Across the Nation

Starting a Business in Florida: Governor Rick Scott Rolls Out the Welcome Mat

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Should the reported ease of starting a business in Florida be a matter of raging rivalry over small-business expansion between the Sunshine State and its competitors?

When former Texas Governor Rick Perry started a national “c’mon over” tour that stopped off in New York, Illinois, Connecticut, and California, he gained praise at home and criticism elsewhere for trying to convince businesses to move to the Lone Star State. Criticisms aside, his state consistently ranks at or near the top of many lists of the best states for business.

Now it’s Florida’s turn. Like Perry, the Sunshine State’s Republican chief executive, Rick Scott, is promoting Florida as where the grass is greener.

Where Grass and Profits Are Greener

Scott isn’t the only person singing Florida’s praises. A week before Scott departed for California in April 2015 to argue his position, John Paul Orr, CEO of Creative Agency Services Team (CAST), a 148-employee Sarasota-based firm that conducts business in all 50 states, told the Herald-Tribune that if it weren’t for California’s regulations—which make it difficult to do business in that state—he could hire four more employees.

Unlike California, Florida’s government helps businesses grow instead of standing in the way, according to Orr. “It’s the greatest state to do business in.”

The Numbers Speak for Themselves

According to a 2014 Gallup survey, the economy, government regulation, and health care have all been high on the list of small-business owners’ concerns, following the need to find customers and new markets. Taxes and “government in general” are cited as concerns as well. And that’s where differences in state policies can influence corporate decision-making.

For example, after Scott arrived in Los Angeles, he spoke with the Los Angeles Times about his state’s investments in transportation and ports, claiming that Florida’s cargo piers won’t have the strikes that California has experienced.

Scott also told the paper that looking at the flow of financial assets across state lines tells the story better than anecdotes. If you examine the numbers, as reported in How Money Walks, you can follow annual adjusted gross income from 1992 to 2011. “Approximately $100 billion has moved to Florida from all over the country,” Scott told the Times. “Where does it come from? It’s come from New York; it’s come from New Jersey; and it’s come from California. California in that time frame has lost $46 billion.”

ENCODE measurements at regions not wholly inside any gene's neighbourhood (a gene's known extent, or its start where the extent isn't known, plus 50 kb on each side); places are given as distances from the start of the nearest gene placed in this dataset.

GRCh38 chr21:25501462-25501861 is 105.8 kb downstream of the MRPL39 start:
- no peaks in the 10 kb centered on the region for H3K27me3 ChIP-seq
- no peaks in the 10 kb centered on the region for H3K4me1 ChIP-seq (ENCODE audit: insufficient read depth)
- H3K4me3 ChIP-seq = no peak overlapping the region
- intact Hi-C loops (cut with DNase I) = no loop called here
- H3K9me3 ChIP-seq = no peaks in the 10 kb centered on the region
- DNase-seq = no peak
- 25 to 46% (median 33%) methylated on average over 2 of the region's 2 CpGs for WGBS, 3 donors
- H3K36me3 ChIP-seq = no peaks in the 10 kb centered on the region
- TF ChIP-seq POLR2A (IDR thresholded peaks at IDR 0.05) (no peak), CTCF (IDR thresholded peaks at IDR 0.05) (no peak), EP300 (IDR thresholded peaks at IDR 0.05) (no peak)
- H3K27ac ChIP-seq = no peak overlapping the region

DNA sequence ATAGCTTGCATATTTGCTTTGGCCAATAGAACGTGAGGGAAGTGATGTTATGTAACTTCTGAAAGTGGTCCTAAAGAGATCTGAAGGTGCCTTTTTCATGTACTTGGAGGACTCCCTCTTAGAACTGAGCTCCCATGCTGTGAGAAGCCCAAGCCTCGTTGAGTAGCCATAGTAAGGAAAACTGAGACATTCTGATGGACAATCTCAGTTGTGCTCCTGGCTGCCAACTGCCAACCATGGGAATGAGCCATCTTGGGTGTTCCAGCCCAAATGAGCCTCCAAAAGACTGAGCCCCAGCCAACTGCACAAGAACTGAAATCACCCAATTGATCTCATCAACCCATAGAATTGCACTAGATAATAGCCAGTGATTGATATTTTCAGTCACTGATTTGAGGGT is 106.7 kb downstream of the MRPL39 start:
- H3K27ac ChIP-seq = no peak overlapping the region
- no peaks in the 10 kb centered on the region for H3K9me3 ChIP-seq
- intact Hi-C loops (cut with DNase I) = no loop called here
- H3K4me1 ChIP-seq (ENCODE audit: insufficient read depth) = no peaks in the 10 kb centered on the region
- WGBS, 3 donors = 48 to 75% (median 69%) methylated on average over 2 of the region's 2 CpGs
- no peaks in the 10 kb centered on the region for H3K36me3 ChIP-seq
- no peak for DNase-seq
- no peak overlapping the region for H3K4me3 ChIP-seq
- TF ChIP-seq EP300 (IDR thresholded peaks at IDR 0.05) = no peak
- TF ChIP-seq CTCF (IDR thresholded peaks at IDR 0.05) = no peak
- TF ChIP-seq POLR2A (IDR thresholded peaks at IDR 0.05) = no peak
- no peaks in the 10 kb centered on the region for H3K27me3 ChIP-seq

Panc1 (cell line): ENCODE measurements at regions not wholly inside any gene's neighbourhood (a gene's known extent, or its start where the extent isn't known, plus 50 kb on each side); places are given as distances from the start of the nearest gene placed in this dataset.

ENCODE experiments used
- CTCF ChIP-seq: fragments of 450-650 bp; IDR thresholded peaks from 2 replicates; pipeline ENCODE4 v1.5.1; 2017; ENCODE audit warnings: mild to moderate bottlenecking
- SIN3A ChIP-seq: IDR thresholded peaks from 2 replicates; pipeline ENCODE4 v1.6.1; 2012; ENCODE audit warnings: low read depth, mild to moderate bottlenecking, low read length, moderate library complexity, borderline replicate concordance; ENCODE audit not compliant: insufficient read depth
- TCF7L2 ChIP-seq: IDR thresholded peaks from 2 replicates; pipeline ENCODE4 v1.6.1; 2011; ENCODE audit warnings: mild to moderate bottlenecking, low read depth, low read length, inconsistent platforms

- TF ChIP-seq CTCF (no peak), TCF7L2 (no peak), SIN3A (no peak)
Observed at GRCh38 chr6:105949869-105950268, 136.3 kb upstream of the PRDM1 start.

Scott notes that his state has won hundreds of competitive projects by making it easier to start a business in Florida than elsewhere. The prizes have been lucrative, including companies such as Lockheed Martin and Northrop Grumman, who decided to grow jobs in Florida.

“On top of that,” he says, “you have 250,000 people who moved to Florida last year, and a lot of those are small-business people. They’re saying, ‘I can do things better in Florida than anywhere else.’ “

Other Witnesses in Florida’s Favor

The nonpartisan Tax Foundation’s 2015 State Business Tax Climate Index rates Florida as the fifth best in the nation for business friendliness. California, in contrast, falls near the bottom of the scale at number 48.

Chief Executive, a website serving corporate leaders, rates “states that foster growth through progressive business development programs, low taxes, and a quality living environment.” Its 2015 list puts Florida at number two, just behind Texas, and drops California into the cellar at 50.

State leaders such as Scott and Perry therefore have a substantial argument that lighter regulatory burdens and lower business tax rates can really make a difference to small-business owners expanding their enterprises or starting a business in Florida.

Michael D. Harmon is a national-award-winning writer and editor with more than four decades of experience. He writes on a variety of topics including social and economic conditions and trends. He holds degrees in literature and political science and has extensive volunteer experience in working to improve the lives of the disadvantaged and adolescents. He currently writes a weekly column for Maine's largest daily newspaper, which is now in its 25th year.